Two weeks into my one-year fellowship at The Patterson Foundation, and you could say that I’ve learned a lot about a lot (with a lot more to be learned!) I’ll dive into these many discoveries over my year here, but I thought I’d first discuss one of my early learnings about how TPF frames its approach and the ways it uses multiple sets of five words/actions to do so.
TPF works with stakeholders to “catalyze efforts toward shared aspirations” by connecting, learning, sharing, evolving, and strengthening (Set #1). To achieve success, it promotes alignment with five characteristics: leadership, willingness, readiness, capacity, and culture (Set #2). There are five internal stakeholders: CEO, board, staff, donors, volunteers to engage within nonprofits (Set #3), and five external stakeholders: people, business, media, nonprofits, and government (Set #4) need to be on board to achieve ultimate success. There are five ways to move the needle when it comes to impact: scarcity to abundance, issues to aspirations, enabling to engaging, silos to systems, and outputs to outcomes (Set #5).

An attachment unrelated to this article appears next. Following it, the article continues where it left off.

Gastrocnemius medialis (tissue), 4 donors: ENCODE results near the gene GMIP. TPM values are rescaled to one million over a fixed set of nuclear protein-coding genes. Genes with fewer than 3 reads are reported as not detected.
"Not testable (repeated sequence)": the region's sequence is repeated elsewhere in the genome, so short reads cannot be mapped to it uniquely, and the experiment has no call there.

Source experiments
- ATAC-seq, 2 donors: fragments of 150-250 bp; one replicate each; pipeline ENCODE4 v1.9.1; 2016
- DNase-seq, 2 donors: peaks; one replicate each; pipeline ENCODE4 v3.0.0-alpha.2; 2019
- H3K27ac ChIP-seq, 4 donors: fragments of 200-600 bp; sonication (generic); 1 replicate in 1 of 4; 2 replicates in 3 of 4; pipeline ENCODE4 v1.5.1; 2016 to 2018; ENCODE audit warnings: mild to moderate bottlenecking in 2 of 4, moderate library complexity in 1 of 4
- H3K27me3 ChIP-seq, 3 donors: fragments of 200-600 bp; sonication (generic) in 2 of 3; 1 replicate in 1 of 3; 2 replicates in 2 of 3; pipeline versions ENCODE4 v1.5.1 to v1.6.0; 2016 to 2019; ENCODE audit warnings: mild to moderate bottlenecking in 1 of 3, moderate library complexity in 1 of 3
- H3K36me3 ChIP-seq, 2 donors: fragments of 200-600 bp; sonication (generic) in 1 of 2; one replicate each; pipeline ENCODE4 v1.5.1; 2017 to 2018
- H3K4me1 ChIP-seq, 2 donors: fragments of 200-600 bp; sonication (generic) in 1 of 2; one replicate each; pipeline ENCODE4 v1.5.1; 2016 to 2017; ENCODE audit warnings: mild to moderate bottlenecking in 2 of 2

As you can see, there are a lot of “fives,” and TPF embodies each word and action. While all of these are ideal to strive for and achieve, there’s another set of five that I think have stood out the most during the unprecedented COVID-19 pandemic. Not only does TPF weave these actions into its daily work, but the set of The FIVE C’s helps guide thinking in how philanthropy, in general, can be better and do better.
This set is caring, connecting, collaborating, contributing, and creating. They interweave with one another to craft an approach that helps guide TPF as it faces challenges head-on and works with partners to collaborate on new realities.
How do they intertwine? I’m a novice knitter, so I imagine each word is one strand from one yarn ball. Then, the strands are woven together. Can you separate the strands? Sure. But together, do they weave an even more beautiful object that can be used in multiple ways? (E.g. a scarf, a hat, a sweater.) Absolutely.